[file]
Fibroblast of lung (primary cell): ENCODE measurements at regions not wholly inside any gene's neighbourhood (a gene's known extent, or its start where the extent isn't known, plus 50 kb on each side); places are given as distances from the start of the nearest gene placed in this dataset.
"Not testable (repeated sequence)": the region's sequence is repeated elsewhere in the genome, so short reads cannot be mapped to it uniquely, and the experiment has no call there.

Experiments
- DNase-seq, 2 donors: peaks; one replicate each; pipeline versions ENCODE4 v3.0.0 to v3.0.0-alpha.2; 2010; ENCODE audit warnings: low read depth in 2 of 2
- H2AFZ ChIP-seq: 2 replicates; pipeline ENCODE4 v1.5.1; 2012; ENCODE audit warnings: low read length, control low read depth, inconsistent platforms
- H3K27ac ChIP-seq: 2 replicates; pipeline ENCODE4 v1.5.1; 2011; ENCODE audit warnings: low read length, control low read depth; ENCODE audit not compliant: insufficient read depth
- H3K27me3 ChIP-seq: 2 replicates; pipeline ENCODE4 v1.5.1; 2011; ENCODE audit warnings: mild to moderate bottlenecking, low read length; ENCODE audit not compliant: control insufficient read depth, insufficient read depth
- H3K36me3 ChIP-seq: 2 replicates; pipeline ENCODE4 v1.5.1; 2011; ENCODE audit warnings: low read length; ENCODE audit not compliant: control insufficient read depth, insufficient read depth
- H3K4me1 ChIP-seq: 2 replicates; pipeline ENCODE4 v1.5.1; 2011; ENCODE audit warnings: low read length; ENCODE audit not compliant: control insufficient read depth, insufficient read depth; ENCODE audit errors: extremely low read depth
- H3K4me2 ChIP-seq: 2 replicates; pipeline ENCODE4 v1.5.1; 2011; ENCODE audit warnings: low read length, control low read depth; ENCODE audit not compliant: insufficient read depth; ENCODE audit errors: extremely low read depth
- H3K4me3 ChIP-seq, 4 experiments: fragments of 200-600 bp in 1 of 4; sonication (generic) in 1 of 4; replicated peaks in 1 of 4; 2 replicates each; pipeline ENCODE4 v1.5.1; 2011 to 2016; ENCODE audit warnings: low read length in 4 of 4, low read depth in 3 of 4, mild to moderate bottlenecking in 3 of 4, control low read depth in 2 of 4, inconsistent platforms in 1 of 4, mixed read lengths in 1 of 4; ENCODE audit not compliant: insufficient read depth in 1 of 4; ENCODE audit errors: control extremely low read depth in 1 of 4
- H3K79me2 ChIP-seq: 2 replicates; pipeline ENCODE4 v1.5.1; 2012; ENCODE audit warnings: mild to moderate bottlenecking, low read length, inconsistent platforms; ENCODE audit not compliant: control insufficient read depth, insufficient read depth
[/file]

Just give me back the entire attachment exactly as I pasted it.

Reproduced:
Fibroblast of lung (primary cell): ENCODE measurements at regions not wholly inside any gene's neighbourhood (a gene's known extent, or its start where the extent isn't known, plus 50 kb on each side); places are given as distances from the start of the nearest gene placed in this dataset.
"Not testable (repeated sequence)": the region's sequence is repeated elsewhere in the genome, so short reads cannot be mapped to it uniquely, and the experiment has no call there.

Experiments
- DNase-seq, 2 donors: peaks; one replicate each; pipeline versions ENCODE4 v3.0.0 to v3.0.0-alpha.2; 2010; ENCODE audit warnings: low read depth in 2 of 2
- H2AFZ ChIP-seq: 2 replicates; pipeline ENCODE4 v1.5.1; 2012; ENCODE audit warnings: low read length, control low read depth, inconsistent platforms
- H3K27ac ChIP-seq: 2 replicates; pipeline ENCODE4 v1.5.1; 2011; ENCODE audit warnings: low read length, control low read depth; ENCODE audit not compliant: insufficient read depth
- H3K27me3 ChIP-seq: 2 replicates; pipeline ENCODE4 v1.5.1; 2011; ENCODE audit warnings: mild to moderate bottlenecking, low read length; ENCODE audit not compliant: control insufficient read depth, insufficient read depth
- H3K36me3 ChIP-seq: 2 replicates; pipeline ENCODE4 v1.5.1; 2011; ENCODE audit warnings: low read length; ENCODE audit not compliant: control insufficient read depth, insufficient read depth
- H3K4me1 ChIP-seq: 2 replicates; pipeline ENCODE4 v1.5.1; 2011; ENCODE audit warnings: low read length; ENCODE audit not compliant: control insufficient read depth, insufficient read depth; ENCODE audit errors: extremely low read depth
- H3K4me2 ChIP-seq: 2 replicates; pipeline ENCODE4 v1.5.1; 2011; ENCODE audit warnings: low read length, control low read depth; ENCODE audit not compliant: insufficient read depth; ENCODE audit errors: extremely low read depth
- H3K4me3 ChIP-seq, 4 experiments: fragments of 200-600 bp in 1 of 4; sonication (generic) in 1 of 4; replicated peaks in 1 of 4; 2 replicates each; pipeline ENCODE4 v1.5.1; 2011 to 2016; ENCODE audit warnings: low read length in 4 of 4, low read depth in 3 of 4, mild to moderate bottlenecking in 3 of 4, control low read depth in 2 of 4, inconsistent platforms in 1 of 4, mixed read lengths in 1 of 4; ENCODE audit not compliant: insufficient read depth in 1 of 4; ENCODE audit errors: control extremely low read depth in 1 of 4
- H3K79me2 ChIP-seq: 2 replicates; pipeline ENCODE4 v1.5.1; 2012; ENCODE audit warnings: mild to moderate bottlenecking, low read length, inconsistent platforms; ENCODE audit not compliant: control insufficient read depth, insufficient read depth